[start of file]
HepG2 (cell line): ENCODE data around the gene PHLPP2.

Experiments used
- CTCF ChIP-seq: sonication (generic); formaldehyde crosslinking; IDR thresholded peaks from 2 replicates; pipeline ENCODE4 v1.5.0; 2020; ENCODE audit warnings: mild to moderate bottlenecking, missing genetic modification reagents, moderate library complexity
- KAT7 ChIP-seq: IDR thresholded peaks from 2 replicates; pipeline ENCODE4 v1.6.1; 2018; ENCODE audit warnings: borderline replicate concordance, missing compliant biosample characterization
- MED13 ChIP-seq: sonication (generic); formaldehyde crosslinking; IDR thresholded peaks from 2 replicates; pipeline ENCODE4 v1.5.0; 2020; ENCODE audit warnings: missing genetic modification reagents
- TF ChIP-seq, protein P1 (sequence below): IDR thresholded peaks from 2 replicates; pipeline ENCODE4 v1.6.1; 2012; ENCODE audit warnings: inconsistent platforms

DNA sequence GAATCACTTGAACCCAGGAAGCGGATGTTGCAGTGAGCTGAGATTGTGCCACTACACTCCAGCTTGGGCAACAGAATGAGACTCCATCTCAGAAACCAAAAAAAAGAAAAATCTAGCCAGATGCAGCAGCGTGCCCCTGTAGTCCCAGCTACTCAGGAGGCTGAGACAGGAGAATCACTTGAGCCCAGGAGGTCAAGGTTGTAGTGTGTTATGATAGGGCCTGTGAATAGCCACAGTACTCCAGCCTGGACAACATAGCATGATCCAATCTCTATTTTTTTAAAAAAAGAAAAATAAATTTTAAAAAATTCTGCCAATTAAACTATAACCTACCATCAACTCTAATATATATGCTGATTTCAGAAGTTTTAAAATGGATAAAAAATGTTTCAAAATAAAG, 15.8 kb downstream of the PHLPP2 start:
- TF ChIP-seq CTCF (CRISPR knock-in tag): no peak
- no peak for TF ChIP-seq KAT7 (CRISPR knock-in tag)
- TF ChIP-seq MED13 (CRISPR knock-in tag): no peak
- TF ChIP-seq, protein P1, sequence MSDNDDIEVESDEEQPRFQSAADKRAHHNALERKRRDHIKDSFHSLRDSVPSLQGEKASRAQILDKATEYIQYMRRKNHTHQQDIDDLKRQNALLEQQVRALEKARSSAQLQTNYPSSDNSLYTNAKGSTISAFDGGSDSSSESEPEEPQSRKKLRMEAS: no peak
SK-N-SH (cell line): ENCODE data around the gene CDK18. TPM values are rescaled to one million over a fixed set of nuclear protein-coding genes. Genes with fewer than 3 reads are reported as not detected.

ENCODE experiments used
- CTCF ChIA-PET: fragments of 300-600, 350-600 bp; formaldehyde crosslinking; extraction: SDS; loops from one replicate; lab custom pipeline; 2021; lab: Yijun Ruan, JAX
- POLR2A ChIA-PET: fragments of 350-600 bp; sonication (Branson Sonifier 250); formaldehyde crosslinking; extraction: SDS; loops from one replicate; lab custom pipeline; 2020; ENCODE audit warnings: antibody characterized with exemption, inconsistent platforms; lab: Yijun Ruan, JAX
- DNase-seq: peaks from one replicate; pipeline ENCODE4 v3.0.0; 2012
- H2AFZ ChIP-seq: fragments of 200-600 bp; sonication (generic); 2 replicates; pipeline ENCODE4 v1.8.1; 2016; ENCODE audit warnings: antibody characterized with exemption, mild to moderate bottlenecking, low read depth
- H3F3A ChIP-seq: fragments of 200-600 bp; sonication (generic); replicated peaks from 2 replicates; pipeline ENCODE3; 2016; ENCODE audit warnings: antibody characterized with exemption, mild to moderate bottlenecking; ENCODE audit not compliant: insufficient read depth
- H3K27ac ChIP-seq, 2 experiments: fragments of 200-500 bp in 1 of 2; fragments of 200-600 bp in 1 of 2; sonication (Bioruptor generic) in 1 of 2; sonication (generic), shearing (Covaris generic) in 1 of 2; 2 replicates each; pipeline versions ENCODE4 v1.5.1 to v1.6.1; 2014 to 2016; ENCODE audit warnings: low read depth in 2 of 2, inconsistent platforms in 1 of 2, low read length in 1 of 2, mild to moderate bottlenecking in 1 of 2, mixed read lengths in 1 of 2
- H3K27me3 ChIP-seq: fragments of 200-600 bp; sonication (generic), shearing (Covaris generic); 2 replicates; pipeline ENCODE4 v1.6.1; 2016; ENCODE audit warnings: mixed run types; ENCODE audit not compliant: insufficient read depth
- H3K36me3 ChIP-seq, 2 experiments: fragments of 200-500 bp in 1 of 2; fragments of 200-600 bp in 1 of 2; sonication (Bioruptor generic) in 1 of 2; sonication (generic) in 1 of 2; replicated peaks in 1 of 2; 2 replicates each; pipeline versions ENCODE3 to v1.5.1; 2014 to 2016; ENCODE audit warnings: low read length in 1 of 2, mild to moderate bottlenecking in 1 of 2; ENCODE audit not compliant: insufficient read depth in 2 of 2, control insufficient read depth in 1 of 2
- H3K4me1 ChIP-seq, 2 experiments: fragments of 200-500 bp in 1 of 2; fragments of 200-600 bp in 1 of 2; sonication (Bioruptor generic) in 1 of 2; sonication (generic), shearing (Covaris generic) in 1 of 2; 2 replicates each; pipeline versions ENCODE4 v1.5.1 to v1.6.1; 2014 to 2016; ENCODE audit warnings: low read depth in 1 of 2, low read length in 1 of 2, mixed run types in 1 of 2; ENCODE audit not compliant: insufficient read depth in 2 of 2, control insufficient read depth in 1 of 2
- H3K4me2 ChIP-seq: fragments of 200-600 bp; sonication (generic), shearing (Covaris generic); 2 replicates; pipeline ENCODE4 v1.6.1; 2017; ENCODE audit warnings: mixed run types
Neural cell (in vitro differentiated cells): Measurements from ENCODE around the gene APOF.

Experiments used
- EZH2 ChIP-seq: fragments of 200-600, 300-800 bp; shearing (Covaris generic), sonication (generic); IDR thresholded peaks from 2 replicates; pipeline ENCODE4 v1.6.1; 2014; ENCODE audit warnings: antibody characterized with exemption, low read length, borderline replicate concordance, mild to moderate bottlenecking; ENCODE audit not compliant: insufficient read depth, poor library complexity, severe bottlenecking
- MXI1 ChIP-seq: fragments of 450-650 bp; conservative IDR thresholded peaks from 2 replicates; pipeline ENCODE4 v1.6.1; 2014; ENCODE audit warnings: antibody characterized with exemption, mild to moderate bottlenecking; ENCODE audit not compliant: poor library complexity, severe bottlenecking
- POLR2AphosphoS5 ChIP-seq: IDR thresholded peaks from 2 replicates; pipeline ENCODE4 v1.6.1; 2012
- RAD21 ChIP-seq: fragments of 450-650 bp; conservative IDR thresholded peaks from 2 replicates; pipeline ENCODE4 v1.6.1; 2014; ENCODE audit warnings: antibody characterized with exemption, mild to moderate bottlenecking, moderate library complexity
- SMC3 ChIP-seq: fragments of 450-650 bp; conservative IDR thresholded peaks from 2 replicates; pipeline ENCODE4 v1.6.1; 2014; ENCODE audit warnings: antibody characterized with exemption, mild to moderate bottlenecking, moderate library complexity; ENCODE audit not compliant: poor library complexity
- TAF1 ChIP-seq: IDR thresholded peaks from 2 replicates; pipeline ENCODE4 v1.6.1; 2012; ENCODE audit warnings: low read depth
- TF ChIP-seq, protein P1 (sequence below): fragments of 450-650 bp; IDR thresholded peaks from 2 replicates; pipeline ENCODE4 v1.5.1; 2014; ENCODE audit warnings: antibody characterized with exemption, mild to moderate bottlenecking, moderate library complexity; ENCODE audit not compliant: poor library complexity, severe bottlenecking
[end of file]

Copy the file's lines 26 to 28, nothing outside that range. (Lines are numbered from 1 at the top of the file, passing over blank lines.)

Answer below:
- EZH2 ChIP-seq: fragments of 200-600, 300-800 bp; shearing (Covaris generic), sonication (generic); IDR thresholded peaks from 2 replicates; pipeline ENCODE4 v1.6.1; 2014; ENCODE audit warnings: antibody characterized with exemption, low read length, borderline replicate concordance, mild to moderate bottlenecking; ENCODE audit not compliant: insufficient read depth, poor library complexity, severe bottlenecking
- MXI1 ChIP-seq: fragments of 450-650 bp; conservative IDR thresholded peaks from 2 replicates; pipeline ENCODE4 v1.6.1; 2014; ENCODE audit warnings: antibody characterized with exemption, mild to moderate bottlenecking; ENCODE audit not compliant: poor library complexity, severe bottlenecking
- POLR2AphosphoS5 ChIP-seq: IDR thresholded peaks from 2 replicates; pipeline ENCODE4 v1.6.1; 2012